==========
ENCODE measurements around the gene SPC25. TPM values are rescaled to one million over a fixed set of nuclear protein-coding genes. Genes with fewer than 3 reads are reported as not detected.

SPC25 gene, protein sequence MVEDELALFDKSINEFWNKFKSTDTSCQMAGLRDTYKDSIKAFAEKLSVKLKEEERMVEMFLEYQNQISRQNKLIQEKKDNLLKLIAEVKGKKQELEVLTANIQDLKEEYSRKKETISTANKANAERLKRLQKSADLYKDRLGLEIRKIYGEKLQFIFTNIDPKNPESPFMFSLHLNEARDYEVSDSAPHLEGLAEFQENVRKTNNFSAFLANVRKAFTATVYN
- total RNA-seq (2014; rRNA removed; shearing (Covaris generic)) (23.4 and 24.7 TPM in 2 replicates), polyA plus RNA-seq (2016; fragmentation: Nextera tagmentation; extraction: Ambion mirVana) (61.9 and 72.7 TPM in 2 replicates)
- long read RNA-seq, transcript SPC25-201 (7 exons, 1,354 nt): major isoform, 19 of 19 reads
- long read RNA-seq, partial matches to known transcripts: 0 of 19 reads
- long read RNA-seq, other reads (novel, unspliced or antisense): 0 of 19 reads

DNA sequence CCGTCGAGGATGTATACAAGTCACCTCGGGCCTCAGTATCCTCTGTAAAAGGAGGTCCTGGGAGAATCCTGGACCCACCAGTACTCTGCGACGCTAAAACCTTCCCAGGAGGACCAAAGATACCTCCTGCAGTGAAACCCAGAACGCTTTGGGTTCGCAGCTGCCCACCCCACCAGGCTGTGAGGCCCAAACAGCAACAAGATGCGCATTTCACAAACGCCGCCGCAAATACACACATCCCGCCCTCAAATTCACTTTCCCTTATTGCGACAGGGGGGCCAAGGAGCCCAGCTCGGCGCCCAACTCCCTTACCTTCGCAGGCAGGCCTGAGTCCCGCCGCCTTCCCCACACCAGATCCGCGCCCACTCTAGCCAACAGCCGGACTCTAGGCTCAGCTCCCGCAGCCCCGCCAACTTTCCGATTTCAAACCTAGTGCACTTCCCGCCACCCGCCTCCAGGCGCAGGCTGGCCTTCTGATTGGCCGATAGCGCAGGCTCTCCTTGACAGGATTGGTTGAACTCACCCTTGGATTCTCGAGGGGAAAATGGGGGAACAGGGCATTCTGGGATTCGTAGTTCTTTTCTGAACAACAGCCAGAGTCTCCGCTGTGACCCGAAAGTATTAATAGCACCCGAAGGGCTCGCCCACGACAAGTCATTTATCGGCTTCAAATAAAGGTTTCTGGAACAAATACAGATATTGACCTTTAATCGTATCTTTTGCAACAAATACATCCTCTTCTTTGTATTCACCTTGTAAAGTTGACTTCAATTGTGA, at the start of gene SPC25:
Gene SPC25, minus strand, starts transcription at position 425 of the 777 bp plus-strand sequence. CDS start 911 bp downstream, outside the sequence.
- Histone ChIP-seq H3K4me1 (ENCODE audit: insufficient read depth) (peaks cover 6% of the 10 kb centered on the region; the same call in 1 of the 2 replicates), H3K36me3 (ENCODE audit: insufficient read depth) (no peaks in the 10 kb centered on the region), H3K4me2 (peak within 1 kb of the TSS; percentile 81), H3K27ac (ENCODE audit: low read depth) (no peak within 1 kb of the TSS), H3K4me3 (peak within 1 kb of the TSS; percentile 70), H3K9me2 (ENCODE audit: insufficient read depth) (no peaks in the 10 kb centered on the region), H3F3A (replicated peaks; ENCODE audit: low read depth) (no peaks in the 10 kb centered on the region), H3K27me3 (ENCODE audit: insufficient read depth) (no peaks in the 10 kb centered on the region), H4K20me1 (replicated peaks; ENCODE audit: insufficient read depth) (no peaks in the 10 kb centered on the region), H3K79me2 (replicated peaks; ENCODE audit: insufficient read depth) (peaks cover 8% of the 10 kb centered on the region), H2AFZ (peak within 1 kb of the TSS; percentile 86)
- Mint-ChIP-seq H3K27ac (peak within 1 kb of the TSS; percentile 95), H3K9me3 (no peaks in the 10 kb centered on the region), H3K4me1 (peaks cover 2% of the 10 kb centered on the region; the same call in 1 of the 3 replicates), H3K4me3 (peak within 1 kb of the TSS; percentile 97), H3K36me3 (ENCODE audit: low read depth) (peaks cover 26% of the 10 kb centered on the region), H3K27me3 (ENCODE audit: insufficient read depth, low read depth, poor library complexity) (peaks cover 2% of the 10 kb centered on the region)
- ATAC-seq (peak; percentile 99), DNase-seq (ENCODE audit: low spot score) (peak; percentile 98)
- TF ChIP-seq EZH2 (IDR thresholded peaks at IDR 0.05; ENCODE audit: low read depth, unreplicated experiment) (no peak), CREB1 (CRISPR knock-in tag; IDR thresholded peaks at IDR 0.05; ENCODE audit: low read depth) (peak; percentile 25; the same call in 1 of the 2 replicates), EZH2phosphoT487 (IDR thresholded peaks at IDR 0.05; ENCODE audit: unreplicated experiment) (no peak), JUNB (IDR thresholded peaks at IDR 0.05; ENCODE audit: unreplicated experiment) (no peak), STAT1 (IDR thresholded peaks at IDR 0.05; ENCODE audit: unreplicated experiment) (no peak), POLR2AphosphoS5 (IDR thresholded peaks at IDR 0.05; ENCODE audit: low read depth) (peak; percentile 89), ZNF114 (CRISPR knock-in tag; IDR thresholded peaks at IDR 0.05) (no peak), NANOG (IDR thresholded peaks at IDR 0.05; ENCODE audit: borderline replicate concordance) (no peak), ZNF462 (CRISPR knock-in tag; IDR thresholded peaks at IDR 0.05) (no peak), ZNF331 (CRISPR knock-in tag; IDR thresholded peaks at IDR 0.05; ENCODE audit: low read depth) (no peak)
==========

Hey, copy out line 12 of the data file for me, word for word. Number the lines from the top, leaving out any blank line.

- TF ChIP-seq EZH2 (IDR thresholded peaks at IDR 0.05; ENCODE audit: low read depth, unreplicated experiment) (no peak), CREB1 (CRISPR knock-in tag; IDR thresholded peaks at IDR 0.05; ENCODE audit: low read depth) (peak; percentile 25; the same call in 1 of the 2 replicates), EZH2phosphoT487 (IDR thresholded peaks at IDR 0.05; ENCODE audit: unreplicated experiment) (no peak), JUNB (IDR thresholded peaks at IDR 0.05; ENCODE audit: unreplicated experiment) (no peak), STAT1 (IDR thresholded peaks at IDR 0.05; ENCODE audit: unreplicated experiment) (no peak), POLR2AphosphoS5 (IDR thresholded peaks at IDR 0.05; ENCODE audit: low read depth) (peak; percentile 89), ZNF114 (CRISPR knock-in tag; IDR thresholded peaks at IDR 0.05) (no peak), NANOG (IDR thresholded peaks at IDR 0.05; ENCODE audit: borderline replicate concordance) (no peak), ZNF462 (CRISPR knock-in tag; IDR thresholded peaks at IDR 0.05) (no peak), ZNF331 (CRISPR knock-in tag; IDR thresholded peaks at IDR 0.05; ENCODE audit: low read depth) (no peak)